No Better Time to Claim Our Superpowers
I have always loved the world of superheroes and have passed untold hours amid the vivid art and fantastical story lines of my favorite comic books. Naturally, I’ve developed a lifelong fascination with superpowers, and in my work life, I wield the superpower of mapmaking to confront the true nemesis of organizations everywhere: complexity.
In today’s world, it is increasingly difficult to attain the clarity needed for organizational decision-making. At Maga Design, we’ve spent the past decade creating maps to help organizations see and define their futures. Like Wolverine (my favorite superhero), maps have powerful healing agents that help organizations overcome any toxin, including complexity.
What is so special about maps? For starters, maps need to be made collectively—with the leadership, the stakeholders, and the organization’s customers. This means that people have to get on the same page—literally.
We call visual information mapping a “lite” methodology. By presenting a visual reference for what is and what is to be, any audience, at a glance, can overcome “Death by PowerPoint” with a single jump, on a single page. What busy person doesn’t want that?
We have found that single-page maps can be useful learning tools for complex scenarios such as installing new IT platforms, launching new products, or even explaining how missions get formed at National Geographic. They can also be a lot of fun for those creating them.
What We’ve Learned by Making Maps
By making hundreds of maps, Maga Design has evolved into what I see as a visual systems integrator of strategies, innovation pipelines, communications campaigns and IT architectures. Of all that we’ve learned during our mapmaking adventures, I believe the following ideas will be most helpful for organizations on their innovation journeys.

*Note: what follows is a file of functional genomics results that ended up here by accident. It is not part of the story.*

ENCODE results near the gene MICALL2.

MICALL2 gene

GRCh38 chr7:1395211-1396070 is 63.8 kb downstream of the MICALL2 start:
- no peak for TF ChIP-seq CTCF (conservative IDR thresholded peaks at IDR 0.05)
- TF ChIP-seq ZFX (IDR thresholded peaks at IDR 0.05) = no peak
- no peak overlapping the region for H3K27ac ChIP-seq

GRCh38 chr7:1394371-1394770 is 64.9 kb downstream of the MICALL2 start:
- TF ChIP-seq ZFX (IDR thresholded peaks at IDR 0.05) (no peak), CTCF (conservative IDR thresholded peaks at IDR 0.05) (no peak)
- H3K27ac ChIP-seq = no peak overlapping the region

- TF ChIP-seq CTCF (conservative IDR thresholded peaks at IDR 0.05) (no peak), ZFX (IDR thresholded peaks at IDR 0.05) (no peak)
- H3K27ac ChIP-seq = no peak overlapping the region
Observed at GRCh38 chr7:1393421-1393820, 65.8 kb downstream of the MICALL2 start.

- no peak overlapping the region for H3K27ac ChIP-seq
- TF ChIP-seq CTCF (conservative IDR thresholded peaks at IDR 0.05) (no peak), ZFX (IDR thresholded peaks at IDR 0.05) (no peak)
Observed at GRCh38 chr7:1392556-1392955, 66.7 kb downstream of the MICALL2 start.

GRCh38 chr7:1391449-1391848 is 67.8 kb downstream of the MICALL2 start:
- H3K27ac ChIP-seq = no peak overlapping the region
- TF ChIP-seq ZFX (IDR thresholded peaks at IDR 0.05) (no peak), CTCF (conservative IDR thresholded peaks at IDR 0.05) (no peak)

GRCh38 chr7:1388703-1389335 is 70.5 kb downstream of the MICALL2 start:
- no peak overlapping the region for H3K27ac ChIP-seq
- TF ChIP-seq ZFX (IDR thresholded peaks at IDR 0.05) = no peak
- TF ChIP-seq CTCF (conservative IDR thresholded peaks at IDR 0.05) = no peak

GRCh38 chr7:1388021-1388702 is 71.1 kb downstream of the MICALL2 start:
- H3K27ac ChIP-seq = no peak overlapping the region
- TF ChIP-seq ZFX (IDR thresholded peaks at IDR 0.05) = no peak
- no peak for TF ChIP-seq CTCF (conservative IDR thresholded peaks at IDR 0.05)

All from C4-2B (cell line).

● Maps are tactile
● Maps are persistent
● Maps lead to outcomes
Mapmaking Is Inherently a Collaborative, Risk-Reducing, Problem-Solving Process
When companies use our maps, we see a decrease in stress, anxiety and fear. Meanwhile, there’s an increase in alignment, excitement and the sense of being on the same page and knowing where the organization is headed. This sense of direction is, of course, what maps are for.
Most of our clients deal with high levels of risk, and change creates a great deal of stress. People always want to know all the ways a change will affect them. Maps serve two powerful functions here: they acknowledge the human need for context, to see the big picture, and they help to explain what’s new and what’s next.
The kinds of bets innovators have to place on the future are particularly stressful. The visual collaboration required by mapmaking reduces stress, releases creative energy and serves as a de-conflictor.
Drawing big ideas and turning them into shapes is a key step, which is why we use illustrators.
Mapmaking Enables Teams to Envision the Future
One of the by-products of our work with teams over the years is discovering that the process is as important as the product. After getting in the room with clients and beginning to draw what’s next, we’ve seen team after team step up to embrace the challenge of mapping their own destiny. We call these “graphically facilitated sessions,” and they are the best way we know to begin any project.
As Mapmaking Explores and Reduces Complexity, It Creates Visual Clarity